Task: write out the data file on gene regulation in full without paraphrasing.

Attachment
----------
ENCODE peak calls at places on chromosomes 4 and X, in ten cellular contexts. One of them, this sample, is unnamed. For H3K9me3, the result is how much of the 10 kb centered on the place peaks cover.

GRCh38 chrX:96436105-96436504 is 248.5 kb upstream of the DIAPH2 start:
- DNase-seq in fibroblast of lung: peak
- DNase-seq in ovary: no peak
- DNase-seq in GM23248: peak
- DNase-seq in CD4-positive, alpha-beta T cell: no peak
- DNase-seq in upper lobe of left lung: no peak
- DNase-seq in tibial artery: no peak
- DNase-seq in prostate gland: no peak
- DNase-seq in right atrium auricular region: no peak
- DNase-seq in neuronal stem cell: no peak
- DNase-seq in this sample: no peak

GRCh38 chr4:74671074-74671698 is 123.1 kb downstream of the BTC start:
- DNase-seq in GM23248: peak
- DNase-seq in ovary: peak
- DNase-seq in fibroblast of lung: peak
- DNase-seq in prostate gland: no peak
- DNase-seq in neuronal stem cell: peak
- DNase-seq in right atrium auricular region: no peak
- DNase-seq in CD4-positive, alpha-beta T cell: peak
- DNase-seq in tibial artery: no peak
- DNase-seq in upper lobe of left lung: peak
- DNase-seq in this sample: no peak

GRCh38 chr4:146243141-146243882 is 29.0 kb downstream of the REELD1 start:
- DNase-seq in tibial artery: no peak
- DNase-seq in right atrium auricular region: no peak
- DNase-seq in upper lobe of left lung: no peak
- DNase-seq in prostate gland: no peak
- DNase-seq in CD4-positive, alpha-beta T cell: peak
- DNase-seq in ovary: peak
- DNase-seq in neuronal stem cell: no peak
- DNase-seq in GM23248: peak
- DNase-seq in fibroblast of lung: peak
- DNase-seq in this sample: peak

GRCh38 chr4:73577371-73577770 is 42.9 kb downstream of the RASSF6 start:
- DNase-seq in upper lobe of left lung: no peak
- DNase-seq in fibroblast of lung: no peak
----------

ENCODE peak calls at places on chromosomes 4 and X, in ten cellular contexts. One of them, this sample, is unnamed. For H3K9me3, the result is how much of the 10 kb centered on the place peaks cover.

GRCh38 chrX:96436105-96436504 is 248.5 kb upstream of the DIAPH2 start:
- DNase-seq in fibroblast of lung: peak
- DNase-seq in ovary: no peak
- DNase-seq in GM23248: peak
- DNase-seq in CD4-positive, alpha-beta T cell: no peak
- DNase-seq in upper lobe of left lung: no peak
- DNase-seq in tibial artery: no peak
- DNase-seq in prostate gland: no peak
- DNase-seq in right atrium auricular region: no peak
- DNase-seq in neuronal stem cell: no peak
- DNase-seq in this sample: no peak

GRCh38 chr4:74671074-74671698 is 123.1 kb downstream of the BTC start:
- DNase-seq in GM23248: peak
- DNase-seq in ovary: peak
- DNase-seq in fibroblast of lung: peak
- DNase-seq in prostate gland: no peak
- DNase-seq in neuronal stem cell: peak
- DNase-seq in right atrium auricular region: no peak
- DNase-seq in CD4-positive, alpha-beta T cell: peak
- DNase-seq in tibial artery: no peak
- DNase-seq in upper lobe of left lung: peak
- DNase-seq in this sample: no peak

GRCh38 chr4:146243141-146243882 is 29.0 kb downstream of the REELD1 start:
- DNase-seq in tibial artery: no peak
- DNase-seq in right atrium auricular region: no peak
- DNase-seq in upper lobe of left lung: no peak
- DNase-seq in prostate gland: no peak
- DNase-seq in CD4-positive, alpha-beta T cell: peak
- DNase-seq in ovary: peak
- DNase-seq in neuronal stem cell: no peak
- DNase-seq in GM23248: peak
- DNase-seq in fibroblast of lung: peak
- DNase-seq in this sample: peak

GRCh38 chr4:73577371-73577770 is 42.9 kb downstream of the RASSF6 start:
- DNase-seq in upper lobe of left lung: no peak
- DNase-seq in fibroblast of lung: no peak